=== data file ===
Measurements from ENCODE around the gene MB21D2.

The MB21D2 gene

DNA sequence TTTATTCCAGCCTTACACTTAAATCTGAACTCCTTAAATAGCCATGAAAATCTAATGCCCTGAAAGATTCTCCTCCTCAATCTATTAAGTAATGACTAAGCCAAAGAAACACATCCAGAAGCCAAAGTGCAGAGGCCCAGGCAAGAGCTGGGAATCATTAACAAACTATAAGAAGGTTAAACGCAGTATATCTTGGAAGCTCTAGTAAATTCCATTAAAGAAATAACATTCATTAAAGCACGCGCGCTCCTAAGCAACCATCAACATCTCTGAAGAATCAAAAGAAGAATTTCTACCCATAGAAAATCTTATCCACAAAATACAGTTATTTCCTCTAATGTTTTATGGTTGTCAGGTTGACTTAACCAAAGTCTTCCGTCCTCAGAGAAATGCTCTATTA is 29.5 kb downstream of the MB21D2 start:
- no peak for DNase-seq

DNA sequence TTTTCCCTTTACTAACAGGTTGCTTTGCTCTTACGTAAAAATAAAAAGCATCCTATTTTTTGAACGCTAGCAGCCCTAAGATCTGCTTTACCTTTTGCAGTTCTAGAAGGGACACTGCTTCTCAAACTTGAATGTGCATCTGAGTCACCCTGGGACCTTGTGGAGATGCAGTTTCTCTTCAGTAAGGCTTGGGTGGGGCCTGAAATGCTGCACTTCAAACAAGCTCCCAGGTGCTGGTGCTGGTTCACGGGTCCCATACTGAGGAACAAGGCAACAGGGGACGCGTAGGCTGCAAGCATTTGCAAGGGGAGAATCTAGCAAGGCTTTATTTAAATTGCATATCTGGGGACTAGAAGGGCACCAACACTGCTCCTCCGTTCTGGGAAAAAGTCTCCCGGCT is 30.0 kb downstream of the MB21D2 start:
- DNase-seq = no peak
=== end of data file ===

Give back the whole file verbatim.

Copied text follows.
Measurements from ENCODE around the gene MB21D2.

The MB21D2 gene

DNA sequence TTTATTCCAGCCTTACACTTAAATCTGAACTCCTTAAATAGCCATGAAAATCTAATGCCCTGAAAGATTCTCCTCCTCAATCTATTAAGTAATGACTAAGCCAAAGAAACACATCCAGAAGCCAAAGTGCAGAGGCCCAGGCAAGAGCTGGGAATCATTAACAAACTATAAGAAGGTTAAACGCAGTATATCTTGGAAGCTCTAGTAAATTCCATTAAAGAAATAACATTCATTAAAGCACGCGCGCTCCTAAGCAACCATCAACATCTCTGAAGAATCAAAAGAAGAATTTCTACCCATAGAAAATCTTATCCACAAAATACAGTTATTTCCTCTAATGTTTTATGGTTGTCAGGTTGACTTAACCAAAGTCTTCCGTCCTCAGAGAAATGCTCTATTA is 29.5 kb downstream of the MB21D2 start:
- no peak for DNase-seq

DNA sequence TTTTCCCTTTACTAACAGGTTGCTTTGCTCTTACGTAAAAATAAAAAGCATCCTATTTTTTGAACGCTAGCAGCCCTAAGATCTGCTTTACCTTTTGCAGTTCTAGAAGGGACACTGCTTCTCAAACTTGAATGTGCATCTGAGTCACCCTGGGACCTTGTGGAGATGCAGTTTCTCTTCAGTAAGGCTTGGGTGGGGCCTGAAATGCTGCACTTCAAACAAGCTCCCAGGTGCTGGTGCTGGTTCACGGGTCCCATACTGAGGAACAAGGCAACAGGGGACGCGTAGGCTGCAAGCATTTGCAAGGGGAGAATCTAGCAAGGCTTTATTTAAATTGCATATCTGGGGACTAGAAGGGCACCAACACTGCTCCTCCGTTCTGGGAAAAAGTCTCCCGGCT is 30.0 kb downstream of the MB21D2 start:
- DNase-seq = no peak